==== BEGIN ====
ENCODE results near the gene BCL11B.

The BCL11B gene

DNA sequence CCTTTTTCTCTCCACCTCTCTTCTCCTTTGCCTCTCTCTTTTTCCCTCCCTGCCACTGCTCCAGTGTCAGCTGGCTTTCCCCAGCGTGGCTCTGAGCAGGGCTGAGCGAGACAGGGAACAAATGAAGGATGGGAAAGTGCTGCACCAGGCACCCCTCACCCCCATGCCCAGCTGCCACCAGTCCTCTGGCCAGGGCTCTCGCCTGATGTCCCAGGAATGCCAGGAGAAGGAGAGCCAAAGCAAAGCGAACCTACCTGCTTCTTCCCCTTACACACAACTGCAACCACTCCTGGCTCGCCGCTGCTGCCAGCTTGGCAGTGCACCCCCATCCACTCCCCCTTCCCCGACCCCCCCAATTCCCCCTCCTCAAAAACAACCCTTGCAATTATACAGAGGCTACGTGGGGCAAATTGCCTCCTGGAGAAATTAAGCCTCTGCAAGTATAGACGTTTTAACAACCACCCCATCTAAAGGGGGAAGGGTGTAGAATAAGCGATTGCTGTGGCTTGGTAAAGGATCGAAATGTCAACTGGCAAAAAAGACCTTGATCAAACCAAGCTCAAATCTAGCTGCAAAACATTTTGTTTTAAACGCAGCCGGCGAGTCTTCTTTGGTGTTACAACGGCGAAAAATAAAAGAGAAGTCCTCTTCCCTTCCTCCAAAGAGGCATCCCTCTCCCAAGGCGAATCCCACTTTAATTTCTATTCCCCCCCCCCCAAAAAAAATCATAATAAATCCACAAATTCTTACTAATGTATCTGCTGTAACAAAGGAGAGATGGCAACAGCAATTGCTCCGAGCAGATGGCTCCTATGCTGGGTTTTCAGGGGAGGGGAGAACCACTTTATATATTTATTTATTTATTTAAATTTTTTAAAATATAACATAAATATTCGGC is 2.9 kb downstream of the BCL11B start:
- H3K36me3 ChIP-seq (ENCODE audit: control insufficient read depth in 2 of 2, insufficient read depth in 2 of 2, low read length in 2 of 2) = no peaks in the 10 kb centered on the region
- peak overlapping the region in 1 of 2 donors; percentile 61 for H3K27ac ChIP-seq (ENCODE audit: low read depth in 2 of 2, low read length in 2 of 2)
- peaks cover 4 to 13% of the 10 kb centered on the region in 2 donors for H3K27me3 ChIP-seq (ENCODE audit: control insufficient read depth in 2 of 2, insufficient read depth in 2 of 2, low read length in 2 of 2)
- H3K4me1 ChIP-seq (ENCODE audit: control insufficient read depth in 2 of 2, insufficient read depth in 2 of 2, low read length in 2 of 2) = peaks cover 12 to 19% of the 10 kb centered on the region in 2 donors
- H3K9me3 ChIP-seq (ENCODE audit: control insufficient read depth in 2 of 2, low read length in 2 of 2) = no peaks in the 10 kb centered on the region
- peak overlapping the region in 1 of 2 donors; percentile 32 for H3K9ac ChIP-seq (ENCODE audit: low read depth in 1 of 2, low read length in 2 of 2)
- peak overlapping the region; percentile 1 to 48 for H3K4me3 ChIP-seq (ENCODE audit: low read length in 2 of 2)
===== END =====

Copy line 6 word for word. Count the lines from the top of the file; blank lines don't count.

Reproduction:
- peaks cover 4 to 13% of the 10 kb centered on the region in 2 donors for H3K27me3 ChIP-seq (ENCODE audit: control insufficient read depth in 2 of 2, insufficient read depth in 2 of 2, low read length in 2 of 2)